is in talks with the Indian navy on a follow-on order of four maritime surveillance and anti-submarine warfare aircraft in addition to the eight ordered in 2009.
“We have been in discussion with the Indian navy on advancing the options,” says Dennis Swanson, vice president of international business development for Boeing Defense, Space & Security in India. “We are working with the customer [India] and the customer will decide when the time is appropriate. We stand by ready to engage with them.”
The P-8I program was part of a $2.1 billion deal signed by India. P-8Is are variants of the P-8A Poseidon that Boeing is developing for the U.S. Navy. The P-8I is likely to replace the Indian navy’s fleet of Russian-origin Tu-142 and Il-38 aircraft for maritime reconnaissance purposes.
“The P-8I program is progressing extremely well . . . and we are on track to start delivery of the aircraft within 2013,” Swanson adds.
Elucidating the list of defense deals the company is eyeing in India, Swanson says “we are making a lot of progress. Boeing defense sees a $32 billion market over the next 10 years. . . . Our future opportunities, besides the P-8I, include follow-on options for, and rotorcraft.”
Asked about the C-17 Globemaster cargo aircraft program for the(IAF), Swanson says the company will begin delivery of the aircraft in 2013-14.
“The C-17 order from India was for 10 aircraft,” he says. “There were no options identified as part of that particular contract. But if the air force wants to enter into discussion or dialogue, we stand by ready to have those particular discussions on the C-17s.”
In June 2011 India signed a contract for 10 C-17s, capable of carrying 164,900 lb. of cargo from a 7,000-ft. airstrip. The four-engine aircraft can transport battle tanks and combat-ready troops over 2,400 nm.
Boeing also is vying for the $1.5 billion contract to supply 22 attack helicopters for the IAF by offering its Block IIIApache Longbow.
“There is a competition and we stand ready to take the next step in the process with the ministry of defense,” Swanson says. “Right now, we have submitted our technical requirements . . . and we are being evaluated.”
According to Indian defense ministry sources, the IAF is likely to opt for the Apache over the Russian Mi-28N Night Hunter. The AH-64D being offered to the IAF has 26 technology insertions and an enhanced transmission that increases power and thrust, according to Swanson. At present, India is operating Russian-made Mi-25/-35s acquired during the 1980s.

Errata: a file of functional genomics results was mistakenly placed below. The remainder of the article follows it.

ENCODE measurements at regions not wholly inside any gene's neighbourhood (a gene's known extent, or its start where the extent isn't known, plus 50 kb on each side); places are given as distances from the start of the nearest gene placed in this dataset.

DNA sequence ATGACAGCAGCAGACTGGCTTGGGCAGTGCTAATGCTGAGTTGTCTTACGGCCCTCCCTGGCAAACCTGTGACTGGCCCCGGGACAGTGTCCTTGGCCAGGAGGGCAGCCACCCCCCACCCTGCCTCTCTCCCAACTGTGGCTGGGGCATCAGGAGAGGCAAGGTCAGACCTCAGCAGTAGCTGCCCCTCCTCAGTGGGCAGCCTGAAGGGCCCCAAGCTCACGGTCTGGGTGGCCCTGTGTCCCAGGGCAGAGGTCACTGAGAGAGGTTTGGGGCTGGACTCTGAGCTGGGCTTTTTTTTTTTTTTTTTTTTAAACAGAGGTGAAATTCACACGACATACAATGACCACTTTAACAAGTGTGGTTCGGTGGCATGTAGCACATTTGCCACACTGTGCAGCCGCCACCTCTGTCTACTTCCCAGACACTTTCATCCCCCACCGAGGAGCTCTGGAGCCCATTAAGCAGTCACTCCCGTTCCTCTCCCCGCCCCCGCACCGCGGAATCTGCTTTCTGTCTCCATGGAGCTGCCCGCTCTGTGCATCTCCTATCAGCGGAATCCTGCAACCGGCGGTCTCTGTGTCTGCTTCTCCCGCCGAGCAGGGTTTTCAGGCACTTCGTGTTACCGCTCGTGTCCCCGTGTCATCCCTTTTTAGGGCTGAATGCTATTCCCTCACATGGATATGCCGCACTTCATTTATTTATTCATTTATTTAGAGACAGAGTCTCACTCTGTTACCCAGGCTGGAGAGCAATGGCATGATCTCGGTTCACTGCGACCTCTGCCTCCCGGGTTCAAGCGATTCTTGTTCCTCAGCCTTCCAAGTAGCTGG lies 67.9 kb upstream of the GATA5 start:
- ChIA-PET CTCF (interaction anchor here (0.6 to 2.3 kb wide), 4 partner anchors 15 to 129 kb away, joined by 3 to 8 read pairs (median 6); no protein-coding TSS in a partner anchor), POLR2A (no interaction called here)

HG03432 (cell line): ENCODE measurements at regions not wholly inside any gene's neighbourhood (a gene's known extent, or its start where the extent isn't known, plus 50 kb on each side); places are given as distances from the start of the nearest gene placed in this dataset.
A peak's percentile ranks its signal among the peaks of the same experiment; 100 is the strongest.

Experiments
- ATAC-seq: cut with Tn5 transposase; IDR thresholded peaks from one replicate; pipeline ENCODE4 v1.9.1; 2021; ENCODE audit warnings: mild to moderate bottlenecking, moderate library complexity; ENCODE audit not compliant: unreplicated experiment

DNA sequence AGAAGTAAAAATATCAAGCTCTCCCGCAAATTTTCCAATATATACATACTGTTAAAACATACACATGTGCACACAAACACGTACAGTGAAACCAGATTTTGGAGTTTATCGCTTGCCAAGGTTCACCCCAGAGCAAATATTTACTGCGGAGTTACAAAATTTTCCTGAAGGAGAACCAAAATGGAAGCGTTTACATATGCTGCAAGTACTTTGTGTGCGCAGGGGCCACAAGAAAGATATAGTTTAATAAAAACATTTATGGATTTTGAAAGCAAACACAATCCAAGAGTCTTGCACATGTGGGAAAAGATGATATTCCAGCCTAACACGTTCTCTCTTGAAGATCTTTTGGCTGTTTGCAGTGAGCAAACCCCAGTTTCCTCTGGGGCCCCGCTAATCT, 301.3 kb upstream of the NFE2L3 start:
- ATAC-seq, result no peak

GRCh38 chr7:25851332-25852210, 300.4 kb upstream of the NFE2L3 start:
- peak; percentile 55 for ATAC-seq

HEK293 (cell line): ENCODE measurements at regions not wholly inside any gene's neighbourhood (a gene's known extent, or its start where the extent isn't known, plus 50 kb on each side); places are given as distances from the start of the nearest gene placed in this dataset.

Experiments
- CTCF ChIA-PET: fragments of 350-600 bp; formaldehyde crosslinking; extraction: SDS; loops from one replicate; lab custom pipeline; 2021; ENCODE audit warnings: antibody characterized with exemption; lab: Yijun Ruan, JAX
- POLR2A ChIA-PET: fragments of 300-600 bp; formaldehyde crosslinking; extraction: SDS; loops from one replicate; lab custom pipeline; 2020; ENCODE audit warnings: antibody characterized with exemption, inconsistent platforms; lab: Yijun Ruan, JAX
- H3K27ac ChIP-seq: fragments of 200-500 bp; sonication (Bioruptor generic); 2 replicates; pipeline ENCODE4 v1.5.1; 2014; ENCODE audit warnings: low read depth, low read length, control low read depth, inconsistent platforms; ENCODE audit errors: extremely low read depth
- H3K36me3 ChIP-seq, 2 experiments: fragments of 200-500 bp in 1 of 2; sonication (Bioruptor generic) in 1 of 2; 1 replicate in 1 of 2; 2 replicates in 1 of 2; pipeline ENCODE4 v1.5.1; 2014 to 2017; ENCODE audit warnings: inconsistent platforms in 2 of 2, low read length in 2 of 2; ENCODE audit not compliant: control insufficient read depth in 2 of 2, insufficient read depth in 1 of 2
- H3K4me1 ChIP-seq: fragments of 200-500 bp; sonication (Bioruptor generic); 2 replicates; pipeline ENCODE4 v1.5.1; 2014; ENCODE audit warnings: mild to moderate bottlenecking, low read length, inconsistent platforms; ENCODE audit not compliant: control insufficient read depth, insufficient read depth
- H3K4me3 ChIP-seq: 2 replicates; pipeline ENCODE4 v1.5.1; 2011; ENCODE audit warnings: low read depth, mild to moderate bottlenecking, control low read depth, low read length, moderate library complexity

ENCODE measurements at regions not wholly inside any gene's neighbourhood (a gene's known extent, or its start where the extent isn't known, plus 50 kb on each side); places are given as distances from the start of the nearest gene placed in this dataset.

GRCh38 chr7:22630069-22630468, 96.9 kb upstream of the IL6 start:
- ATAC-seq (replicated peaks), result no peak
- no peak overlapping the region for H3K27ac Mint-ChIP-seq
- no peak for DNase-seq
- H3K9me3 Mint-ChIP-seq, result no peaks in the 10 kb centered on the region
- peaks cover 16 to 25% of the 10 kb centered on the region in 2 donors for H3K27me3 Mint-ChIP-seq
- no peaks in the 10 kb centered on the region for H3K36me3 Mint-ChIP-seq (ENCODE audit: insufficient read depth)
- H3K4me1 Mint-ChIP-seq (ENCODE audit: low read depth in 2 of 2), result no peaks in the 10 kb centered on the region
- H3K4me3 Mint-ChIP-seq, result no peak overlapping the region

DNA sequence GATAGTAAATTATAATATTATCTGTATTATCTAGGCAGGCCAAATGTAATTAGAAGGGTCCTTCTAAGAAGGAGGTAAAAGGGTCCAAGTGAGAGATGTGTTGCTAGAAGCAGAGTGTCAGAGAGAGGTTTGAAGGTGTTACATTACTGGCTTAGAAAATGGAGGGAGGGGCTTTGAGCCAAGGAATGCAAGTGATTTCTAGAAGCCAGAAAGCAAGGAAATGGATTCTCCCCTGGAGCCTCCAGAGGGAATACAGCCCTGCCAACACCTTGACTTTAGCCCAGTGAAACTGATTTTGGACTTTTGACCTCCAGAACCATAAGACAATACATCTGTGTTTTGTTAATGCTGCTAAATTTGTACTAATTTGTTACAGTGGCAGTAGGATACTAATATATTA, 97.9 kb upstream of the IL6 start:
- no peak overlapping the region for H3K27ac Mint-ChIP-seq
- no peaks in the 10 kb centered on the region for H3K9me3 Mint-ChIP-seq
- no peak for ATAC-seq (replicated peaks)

Boeing also is discussing a proposal to sell theChinook helicopter. India is looking to buy more than a dozen heavy-lift helicopters for the IAF at an estimated cost of over $1 billion.
“Currently, we are in discussion for the heavy-lift CH-47, an exceptional aircraft that is in competition with [the latest version of the Russian] Mi-26. We have provided the technical information that is required . . . and we are waiting for the customer to tell us what the next step within the process is,” Swanson says.
India has been using four Mi-26s, the 1980s vintage for heavy-lift purposes.
“We look forward to a positive decision [in all these proposals] . . . and we see handsome opportunity for growth, not just to be able to sell and market our platforms, but to be able to create true partnerships.”
Regarding the Indian government’s decision last year to cut Boeing’s/F Super Hornet from its fighter competition on technical grounds, Swanson lauded the “transparency in decision-making” in such deals.
Asked about the often drawn-out defense equipment procurement process in India, the Boeing executive says his company has “not been facing any stumbling blocks.
“The platforms have met the technical requirements. There has been a very open, transparent process. The ministry of defense in collaboration with the different branches of the armed forces has done a very good job of identifying what they need and articulating it in the RFP,” Swanson says.
Boeing has been engaged with Indian suppliers for technology transfer, work placement and production assistance. “Bharat Electronics Limited [BEL] has delivered the Indian-designed Data Link II for the P-8I, a communications system that will enable exchange of tactical data and messages between Indian navy aircraft, ships and shore establishments,” Swanson says. “BEL also has delivered the Identification Friend or Foe Interrogator, a battle management system that will enable P-8I aircraft to distinguish friendly aircraft and forces.”
Dynamatic Technologies and Tata Advanced Materials Ltd. (TAML) have already delivered P-8I power and mission equipment cabinets, and TAML is on contract to provide P-8I auxiliary power unit door fairings.